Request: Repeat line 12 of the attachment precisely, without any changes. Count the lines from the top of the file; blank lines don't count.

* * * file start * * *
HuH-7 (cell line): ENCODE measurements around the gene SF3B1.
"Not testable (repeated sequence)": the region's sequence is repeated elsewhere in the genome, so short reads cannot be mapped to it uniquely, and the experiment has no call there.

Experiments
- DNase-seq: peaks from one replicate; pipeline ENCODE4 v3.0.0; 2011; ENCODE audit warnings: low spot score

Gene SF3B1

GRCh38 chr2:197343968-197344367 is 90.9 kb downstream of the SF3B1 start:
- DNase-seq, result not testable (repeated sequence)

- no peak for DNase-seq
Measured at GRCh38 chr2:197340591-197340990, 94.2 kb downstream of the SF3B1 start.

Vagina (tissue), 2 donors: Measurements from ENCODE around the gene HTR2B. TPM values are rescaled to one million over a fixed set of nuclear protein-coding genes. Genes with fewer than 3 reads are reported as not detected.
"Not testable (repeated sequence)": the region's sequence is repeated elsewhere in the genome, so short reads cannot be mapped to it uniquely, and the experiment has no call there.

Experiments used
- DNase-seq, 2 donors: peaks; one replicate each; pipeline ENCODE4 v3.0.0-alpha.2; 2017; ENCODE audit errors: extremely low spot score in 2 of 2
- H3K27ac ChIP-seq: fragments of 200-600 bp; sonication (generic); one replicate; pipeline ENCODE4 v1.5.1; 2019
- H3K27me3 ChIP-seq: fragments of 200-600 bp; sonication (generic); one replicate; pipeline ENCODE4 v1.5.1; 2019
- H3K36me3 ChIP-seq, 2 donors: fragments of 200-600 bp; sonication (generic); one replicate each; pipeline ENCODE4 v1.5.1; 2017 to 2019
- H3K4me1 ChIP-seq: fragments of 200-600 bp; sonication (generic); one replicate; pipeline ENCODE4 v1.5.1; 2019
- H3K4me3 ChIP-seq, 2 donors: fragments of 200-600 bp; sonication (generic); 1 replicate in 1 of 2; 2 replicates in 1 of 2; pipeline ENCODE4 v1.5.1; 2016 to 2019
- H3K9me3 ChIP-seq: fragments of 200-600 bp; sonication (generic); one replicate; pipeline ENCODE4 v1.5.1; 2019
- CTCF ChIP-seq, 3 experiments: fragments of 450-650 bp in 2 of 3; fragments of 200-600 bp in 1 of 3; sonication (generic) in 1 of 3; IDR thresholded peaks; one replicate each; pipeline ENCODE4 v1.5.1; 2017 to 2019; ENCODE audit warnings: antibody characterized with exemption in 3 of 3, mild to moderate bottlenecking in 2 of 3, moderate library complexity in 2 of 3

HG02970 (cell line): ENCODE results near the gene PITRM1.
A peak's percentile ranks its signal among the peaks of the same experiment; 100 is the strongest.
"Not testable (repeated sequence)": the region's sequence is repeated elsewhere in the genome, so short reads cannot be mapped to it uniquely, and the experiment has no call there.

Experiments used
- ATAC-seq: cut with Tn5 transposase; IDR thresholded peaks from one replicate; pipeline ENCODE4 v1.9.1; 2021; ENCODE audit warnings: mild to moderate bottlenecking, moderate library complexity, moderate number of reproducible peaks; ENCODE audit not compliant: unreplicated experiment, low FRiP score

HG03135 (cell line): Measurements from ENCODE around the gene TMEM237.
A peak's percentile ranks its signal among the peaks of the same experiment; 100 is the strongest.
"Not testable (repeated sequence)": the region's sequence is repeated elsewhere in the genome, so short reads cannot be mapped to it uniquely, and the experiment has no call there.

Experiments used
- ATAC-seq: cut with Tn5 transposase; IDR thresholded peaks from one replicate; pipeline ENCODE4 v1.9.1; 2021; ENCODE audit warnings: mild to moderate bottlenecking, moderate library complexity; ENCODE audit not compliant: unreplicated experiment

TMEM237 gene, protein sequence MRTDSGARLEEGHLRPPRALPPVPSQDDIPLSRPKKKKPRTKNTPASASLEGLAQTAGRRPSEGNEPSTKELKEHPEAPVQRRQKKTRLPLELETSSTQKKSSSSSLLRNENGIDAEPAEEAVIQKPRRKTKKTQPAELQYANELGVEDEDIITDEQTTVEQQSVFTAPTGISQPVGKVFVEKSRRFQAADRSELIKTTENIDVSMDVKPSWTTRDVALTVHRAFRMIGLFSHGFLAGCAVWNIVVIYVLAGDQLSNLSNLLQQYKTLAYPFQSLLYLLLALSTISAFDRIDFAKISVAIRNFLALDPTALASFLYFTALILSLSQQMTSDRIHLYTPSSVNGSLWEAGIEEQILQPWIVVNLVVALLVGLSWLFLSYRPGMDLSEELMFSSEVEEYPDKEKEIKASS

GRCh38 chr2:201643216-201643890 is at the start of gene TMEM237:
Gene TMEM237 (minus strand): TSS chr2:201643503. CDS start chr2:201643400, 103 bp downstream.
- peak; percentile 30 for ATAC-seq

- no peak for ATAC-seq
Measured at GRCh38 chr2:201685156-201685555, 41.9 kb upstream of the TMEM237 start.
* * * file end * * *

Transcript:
Experiments used